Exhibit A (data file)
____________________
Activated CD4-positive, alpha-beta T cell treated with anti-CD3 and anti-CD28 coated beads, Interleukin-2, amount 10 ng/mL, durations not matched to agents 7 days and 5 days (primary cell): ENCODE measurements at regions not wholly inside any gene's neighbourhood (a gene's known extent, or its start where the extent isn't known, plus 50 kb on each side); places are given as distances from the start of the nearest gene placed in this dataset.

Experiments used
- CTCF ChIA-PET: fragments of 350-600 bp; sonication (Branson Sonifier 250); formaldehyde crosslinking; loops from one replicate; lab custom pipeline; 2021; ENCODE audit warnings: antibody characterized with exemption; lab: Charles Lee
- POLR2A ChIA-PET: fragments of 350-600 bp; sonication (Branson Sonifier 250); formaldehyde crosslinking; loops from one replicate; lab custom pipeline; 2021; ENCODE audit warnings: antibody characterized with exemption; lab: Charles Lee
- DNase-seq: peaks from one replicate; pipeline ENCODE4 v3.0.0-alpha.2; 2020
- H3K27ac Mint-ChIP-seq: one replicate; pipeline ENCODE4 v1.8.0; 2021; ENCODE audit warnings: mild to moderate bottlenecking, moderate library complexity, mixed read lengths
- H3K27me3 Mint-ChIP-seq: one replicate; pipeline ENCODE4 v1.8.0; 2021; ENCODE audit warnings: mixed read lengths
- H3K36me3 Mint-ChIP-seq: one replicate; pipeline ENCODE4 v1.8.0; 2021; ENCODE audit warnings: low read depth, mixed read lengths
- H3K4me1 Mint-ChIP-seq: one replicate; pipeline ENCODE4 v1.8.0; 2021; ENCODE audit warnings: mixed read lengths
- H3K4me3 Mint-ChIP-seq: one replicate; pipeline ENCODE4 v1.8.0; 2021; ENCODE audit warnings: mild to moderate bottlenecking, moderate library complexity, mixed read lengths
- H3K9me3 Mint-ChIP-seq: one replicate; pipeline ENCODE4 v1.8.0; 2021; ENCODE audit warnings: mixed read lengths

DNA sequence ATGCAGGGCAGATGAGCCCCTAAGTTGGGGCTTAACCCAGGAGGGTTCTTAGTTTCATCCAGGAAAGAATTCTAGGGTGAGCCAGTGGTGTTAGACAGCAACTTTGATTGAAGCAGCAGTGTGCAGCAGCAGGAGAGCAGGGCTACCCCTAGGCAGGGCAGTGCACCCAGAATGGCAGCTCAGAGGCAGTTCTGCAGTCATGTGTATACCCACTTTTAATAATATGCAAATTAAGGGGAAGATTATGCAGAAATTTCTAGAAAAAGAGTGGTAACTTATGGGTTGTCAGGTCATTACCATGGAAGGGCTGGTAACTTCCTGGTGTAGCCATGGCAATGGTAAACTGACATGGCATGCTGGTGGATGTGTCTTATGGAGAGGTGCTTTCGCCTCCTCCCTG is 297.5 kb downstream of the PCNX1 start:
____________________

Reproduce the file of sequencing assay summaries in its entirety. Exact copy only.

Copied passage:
Activated CD4-positive, alpha-beta T cell treated with anti-CD3 and anti-CD28 coated beads, Interleukin-2, amount 10 ng/mL, durations not matched to agents 7 days and 5 days (primary cell): ENCODE measurements at regions not wholly inside any gene's neighbourhood (a gene's known extent, or its start where the extent isn't known, plus 50 kb on each side); places are given as distances from the start of the nearest gene placed in this dataset.

Experiments used
- CTCF ChIA-PET: fragments of 350-600 bp; sonication (Branson Sonifier 250); formaldehyde crosslinking; loops from one replicate; lab custom pipeline; 2021; ENCODE audit warnings: antibody characterized with exemption; lab: Charles Lee
- POLR2A ChIA-PET: fragments of 350-600 bp; sonication (Branson Sonifier 250); formaldehyde crosslinking; loops from one replicate; lab custom pipeline; 2021; ENCODE audit warnings: antibody characterized with exemption; lab: Charles Lee
- DNase-seq: peaks from one replicate; pipeline ENCODE4 v3.0.0-alpha.2; 2020
- H3K27ac Mint-ChIP-seq: one replicate; pipeline ENCODE4 v1.8.0; 2021; ENCODE audit warnings: mild to moderate bottlenecking, moderate library complexity, mixed read lengths
- H3K27me3 Mint-ChIP-seq: one replicate; pipeline ENCODE4 v1.8.0; 2021; ENCODE audit warnings: mixed read lengths
- H3K36me3 Mint-ChIP-seq: one replicate; pipeline ENCODE4 v1.8.0; 2021; ENCODE audit warnings: low read depth, mixed read lengths
- H3K4me1 Mint-ChIP-seq: one replicate; pipeline ENCODE4 v1.8.0; 2021; ENCODE audit warnings: mixed read lengths
- H3K4me3 Mint-ChIP-seq: one replicate; pipeline ENCODE4 v1.8.0; 2021; ENCODE audit warnings: mild to moderate bottlenecking, moderate library complexity, mixed read lengths
- H3K9me3 Mint-ChIP-seq: one replicate; pipeline ENCODE4 v1.8.0; 2021; ENCODE audit warnings: mixed read lengths

DNA sequence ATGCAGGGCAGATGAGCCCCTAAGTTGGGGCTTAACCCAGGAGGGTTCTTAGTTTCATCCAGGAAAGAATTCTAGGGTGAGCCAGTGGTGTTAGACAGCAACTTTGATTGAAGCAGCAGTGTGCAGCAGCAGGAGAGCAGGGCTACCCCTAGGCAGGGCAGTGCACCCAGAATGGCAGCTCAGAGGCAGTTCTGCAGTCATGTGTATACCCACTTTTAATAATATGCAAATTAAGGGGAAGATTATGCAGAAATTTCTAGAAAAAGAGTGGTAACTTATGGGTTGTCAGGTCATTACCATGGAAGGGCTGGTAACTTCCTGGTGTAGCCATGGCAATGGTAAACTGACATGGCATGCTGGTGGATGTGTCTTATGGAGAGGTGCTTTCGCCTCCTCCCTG is 297.5 kb downstream of the PCNX1 start: